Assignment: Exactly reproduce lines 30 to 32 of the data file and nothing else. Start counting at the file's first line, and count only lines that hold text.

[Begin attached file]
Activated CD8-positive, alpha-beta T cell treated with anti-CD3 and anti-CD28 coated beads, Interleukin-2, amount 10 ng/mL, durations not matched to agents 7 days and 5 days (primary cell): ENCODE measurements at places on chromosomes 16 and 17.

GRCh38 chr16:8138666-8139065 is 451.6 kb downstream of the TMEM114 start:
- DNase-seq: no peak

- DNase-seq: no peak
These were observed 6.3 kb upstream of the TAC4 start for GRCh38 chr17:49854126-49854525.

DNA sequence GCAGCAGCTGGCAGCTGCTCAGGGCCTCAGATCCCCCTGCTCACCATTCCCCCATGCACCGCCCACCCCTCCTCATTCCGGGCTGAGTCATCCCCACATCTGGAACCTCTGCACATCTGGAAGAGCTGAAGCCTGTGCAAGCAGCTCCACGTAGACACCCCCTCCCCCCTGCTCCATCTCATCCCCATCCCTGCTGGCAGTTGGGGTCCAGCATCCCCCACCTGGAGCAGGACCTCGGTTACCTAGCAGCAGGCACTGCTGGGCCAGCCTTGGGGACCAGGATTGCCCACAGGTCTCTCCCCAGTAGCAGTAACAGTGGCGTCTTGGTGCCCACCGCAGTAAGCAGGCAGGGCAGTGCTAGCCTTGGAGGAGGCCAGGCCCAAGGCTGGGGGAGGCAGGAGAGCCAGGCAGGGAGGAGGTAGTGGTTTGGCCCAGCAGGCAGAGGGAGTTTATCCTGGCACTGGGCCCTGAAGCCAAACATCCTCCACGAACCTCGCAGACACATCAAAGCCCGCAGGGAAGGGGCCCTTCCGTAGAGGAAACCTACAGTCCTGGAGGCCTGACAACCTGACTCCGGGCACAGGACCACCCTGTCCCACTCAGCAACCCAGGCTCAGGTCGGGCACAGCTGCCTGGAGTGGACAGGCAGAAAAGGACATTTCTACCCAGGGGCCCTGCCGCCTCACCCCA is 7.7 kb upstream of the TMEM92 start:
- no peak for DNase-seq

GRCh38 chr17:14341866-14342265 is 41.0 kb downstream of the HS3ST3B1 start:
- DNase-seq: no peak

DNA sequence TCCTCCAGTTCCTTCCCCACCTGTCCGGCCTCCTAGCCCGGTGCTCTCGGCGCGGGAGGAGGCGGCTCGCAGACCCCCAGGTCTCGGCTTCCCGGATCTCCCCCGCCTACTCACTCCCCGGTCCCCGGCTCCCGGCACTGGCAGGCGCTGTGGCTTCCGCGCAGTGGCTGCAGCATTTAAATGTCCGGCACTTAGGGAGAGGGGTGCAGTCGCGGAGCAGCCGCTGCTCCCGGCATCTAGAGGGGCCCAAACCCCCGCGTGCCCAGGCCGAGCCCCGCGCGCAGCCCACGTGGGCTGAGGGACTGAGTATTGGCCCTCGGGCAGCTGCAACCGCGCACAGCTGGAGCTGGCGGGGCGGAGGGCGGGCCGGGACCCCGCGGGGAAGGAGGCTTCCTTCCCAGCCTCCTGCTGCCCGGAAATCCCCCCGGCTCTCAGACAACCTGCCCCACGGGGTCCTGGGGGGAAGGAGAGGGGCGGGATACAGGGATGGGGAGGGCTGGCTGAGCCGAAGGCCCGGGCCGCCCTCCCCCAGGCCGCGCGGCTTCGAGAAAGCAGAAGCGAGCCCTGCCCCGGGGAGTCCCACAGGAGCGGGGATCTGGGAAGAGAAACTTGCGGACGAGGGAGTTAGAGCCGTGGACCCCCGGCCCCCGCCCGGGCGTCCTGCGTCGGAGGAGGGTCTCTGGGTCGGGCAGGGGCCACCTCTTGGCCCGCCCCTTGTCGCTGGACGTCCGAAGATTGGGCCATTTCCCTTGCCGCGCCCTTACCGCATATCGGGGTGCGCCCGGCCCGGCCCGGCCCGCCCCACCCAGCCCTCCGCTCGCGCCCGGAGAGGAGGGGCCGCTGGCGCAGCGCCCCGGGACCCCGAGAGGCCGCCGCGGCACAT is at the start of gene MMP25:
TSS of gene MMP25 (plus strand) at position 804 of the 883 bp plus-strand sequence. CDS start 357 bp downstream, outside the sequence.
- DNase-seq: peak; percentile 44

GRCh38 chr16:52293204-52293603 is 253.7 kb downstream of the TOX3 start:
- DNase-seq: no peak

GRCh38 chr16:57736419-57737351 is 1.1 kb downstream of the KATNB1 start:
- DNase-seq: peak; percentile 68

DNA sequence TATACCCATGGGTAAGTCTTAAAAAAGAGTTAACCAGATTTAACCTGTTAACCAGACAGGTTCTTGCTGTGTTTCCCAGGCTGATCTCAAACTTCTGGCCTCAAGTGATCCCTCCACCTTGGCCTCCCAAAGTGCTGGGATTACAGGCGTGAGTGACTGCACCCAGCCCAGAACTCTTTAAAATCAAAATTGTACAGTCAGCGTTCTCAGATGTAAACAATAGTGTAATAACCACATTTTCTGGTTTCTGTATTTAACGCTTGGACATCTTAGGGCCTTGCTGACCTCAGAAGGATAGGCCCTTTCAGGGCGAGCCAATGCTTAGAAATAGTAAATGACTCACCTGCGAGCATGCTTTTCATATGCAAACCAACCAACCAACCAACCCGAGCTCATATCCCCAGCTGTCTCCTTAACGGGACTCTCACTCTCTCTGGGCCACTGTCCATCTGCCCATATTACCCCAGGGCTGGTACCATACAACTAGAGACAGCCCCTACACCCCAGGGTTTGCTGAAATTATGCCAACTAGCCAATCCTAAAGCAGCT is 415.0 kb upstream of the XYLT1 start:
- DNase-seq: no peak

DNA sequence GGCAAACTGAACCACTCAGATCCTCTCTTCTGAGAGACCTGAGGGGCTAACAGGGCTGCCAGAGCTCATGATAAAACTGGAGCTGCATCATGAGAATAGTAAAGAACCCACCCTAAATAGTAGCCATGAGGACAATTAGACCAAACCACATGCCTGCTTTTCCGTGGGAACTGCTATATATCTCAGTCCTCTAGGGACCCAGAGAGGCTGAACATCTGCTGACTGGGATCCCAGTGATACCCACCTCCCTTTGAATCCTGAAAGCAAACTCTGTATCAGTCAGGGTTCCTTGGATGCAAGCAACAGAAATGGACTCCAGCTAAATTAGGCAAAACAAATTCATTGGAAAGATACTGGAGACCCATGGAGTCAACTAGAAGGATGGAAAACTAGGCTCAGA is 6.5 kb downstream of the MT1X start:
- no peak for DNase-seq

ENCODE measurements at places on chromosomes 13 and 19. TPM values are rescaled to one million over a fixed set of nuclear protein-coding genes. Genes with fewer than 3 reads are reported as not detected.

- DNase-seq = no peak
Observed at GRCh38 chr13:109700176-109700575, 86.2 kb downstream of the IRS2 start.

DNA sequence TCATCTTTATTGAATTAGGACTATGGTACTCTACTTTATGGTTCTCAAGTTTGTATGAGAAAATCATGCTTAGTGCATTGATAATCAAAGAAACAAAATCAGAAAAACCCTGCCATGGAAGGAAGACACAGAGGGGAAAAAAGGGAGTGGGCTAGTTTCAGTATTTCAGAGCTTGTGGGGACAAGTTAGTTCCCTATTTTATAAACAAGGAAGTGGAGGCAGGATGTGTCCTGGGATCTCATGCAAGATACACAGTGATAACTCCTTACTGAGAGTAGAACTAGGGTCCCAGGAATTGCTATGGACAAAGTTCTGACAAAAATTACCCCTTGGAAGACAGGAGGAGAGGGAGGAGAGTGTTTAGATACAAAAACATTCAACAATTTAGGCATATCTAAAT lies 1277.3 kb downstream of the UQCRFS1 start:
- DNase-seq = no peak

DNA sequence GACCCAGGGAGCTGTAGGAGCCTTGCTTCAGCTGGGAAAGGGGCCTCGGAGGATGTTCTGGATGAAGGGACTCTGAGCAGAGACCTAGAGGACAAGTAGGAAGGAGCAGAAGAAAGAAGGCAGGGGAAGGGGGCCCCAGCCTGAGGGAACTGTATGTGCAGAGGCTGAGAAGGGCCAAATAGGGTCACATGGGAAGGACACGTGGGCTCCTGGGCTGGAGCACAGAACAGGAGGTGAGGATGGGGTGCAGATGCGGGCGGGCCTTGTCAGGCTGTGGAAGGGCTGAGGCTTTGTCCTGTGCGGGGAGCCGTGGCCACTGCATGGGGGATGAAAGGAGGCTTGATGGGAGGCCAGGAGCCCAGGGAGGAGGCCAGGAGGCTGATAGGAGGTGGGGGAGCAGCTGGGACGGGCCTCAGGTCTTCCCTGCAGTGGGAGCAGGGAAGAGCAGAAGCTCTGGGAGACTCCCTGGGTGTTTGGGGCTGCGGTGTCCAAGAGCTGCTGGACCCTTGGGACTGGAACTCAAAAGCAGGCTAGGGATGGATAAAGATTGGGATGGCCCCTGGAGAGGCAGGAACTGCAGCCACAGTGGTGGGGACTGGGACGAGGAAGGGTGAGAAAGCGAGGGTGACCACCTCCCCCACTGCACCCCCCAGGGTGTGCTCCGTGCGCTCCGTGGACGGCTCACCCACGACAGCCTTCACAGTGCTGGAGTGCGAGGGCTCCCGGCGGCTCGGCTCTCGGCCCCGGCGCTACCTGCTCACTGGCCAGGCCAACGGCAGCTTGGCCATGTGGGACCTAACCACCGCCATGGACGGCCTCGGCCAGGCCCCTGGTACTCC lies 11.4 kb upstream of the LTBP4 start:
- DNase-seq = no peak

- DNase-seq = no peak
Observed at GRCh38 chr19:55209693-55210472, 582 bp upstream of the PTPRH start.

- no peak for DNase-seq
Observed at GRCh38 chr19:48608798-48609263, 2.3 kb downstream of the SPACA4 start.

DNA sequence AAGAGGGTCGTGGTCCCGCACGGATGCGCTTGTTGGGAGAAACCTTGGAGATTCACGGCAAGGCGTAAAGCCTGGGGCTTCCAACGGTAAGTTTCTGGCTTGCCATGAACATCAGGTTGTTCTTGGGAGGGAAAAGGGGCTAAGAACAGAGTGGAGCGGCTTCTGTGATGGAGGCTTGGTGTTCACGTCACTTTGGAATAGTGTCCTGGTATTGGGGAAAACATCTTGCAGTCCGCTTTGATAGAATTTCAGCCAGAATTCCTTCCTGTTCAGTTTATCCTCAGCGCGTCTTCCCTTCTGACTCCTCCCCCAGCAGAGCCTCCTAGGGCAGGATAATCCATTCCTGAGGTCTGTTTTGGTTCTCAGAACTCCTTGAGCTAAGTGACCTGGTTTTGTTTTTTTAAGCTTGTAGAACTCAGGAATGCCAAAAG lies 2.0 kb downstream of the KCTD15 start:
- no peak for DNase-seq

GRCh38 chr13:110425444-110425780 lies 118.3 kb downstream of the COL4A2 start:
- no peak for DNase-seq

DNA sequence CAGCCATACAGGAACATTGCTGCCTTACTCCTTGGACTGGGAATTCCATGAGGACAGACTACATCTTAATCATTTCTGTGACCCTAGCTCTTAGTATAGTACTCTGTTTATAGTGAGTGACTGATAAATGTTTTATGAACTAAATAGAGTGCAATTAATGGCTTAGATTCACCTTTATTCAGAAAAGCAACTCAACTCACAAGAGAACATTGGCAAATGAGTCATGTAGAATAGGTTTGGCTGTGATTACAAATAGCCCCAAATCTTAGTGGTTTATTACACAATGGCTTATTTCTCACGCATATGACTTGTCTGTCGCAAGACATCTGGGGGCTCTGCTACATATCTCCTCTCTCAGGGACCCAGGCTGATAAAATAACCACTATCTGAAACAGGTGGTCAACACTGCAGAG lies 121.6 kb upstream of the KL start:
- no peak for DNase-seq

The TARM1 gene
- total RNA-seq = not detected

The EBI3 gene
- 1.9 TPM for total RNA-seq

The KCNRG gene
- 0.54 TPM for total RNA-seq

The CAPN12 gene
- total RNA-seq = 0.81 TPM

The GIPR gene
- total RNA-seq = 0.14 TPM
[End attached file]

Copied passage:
- no peak for DNase-seq
Observed at GRCh38 chr19:48608798-48609263, 2.3 kb downstream of the SPACA4 start.

DNA sequence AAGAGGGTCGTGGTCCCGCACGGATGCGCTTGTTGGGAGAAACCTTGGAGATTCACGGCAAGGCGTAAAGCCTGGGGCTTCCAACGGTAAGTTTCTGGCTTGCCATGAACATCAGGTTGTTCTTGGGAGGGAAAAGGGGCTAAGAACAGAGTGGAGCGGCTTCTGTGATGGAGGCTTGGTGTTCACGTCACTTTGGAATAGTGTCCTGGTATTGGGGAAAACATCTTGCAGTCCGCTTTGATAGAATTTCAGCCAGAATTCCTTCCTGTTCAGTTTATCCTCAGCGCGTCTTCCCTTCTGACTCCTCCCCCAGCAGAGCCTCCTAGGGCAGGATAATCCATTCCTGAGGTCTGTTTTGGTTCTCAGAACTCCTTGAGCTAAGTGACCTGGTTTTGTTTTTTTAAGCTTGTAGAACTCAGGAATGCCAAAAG lies 2.0 kb downstream of the KCTD15 start: